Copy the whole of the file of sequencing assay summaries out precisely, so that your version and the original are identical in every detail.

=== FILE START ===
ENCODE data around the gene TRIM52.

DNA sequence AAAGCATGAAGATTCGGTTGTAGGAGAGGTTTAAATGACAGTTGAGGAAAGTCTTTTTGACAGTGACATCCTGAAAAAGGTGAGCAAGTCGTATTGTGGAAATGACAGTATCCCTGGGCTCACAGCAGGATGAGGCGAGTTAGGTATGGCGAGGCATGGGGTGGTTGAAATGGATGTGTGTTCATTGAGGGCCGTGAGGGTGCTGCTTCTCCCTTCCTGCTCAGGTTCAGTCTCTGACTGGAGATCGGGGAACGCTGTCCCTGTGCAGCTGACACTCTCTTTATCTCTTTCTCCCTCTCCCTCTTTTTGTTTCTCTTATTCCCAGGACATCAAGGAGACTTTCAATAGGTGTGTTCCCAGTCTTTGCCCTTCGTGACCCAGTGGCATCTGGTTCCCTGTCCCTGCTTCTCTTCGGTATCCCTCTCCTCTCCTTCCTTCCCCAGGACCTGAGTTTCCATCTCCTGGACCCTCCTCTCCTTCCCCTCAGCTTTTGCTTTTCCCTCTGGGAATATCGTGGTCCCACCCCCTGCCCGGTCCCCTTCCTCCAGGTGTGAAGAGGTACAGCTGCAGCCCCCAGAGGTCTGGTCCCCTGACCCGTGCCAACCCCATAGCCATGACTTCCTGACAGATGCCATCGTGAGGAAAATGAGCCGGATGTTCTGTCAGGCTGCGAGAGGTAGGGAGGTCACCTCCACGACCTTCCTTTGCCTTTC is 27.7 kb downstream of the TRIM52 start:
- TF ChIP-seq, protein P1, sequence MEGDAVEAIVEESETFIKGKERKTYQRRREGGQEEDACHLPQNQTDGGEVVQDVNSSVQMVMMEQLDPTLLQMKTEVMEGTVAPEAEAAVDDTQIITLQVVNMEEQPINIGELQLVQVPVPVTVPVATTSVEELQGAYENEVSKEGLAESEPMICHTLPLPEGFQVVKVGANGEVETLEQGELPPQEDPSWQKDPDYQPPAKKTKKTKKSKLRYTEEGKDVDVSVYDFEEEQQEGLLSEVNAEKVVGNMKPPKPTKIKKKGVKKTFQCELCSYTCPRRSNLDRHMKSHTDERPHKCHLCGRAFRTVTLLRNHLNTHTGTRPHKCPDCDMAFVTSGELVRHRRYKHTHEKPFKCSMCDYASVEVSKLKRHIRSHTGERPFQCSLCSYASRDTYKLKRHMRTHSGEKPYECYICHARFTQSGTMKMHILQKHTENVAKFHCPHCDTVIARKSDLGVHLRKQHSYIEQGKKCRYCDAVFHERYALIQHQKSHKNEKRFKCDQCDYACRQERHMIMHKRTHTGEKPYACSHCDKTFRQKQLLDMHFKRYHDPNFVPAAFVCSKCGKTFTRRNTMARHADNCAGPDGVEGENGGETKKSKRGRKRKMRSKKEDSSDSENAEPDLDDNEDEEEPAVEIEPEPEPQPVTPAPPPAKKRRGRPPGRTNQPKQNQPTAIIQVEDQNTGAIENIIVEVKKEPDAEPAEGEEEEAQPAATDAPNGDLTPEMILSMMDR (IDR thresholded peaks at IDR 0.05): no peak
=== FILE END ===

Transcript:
ENCODE data around the gene TRIM52.

DNA sequence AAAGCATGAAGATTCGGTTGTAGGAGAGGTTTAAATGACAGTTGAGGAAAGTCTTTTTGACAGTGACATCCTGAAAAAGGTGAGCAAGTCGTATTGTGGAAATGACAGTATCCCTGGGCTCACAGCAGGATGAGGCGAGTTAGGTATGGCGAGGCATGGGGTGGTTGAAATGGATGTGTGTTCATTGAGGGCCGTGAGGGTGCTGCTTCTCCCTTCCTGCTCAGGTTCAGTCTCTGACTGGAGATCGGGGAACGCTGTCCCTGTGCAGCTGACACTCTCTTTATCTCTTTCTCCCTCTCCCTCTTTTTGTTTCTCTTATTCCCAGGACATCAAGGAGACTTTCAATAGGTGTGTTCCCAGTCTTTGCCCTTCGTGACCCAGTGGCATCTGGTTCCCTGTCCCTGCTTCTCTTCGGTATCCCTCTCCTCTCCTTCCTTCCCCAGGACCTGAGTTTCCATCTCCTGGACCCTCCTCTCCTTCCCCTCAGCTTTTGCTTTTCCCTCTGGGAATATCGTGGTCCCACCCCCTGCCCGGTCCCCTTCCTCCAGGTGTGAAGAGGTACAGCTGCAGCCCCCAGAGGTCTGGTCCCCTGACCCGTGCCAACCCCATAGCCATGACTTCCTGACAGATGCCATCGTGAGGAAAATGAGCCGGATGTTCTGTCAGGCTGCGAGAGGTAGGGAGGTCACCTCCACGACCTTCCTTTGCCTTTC is 27.7 kb downstream of the TRIM52 start:
- TF ChIP-seq, protein P1, sequence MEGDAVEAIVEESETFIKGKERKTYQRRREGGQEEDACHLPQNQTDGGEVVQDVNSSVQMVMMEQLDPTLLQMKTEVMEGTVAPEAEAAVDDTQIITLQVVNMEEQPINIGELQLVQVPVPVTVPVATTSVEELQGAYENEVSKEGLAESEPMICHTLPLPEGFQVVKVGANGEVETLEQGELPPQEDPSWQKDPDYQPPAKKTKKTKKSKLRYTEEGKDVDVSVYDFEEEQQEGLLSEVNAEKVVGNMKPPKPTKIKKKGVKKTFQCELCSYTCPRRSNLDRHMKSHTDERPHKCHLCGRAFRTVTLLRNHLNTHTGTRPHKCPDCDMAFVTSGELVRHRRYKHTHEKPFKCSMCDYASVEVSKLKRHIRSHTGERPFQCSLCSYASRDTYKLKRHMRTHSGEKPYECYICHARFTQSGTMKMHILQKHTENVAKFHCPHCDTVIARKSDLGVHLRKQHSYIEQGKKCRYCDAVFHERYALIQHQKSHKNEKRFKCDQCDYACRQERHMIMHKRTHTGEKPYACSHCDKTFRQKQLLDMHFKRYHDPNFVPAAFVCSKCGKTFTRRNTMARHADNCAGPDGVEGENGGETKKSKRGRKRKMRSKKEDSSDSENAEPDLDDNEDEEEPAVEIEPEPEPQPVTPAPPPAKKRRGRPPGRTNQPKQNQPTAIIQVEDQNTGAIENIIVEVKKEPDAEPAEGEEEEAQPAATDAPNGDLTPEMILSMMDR (IDR thresholded peaks at IDR 0.05): no peak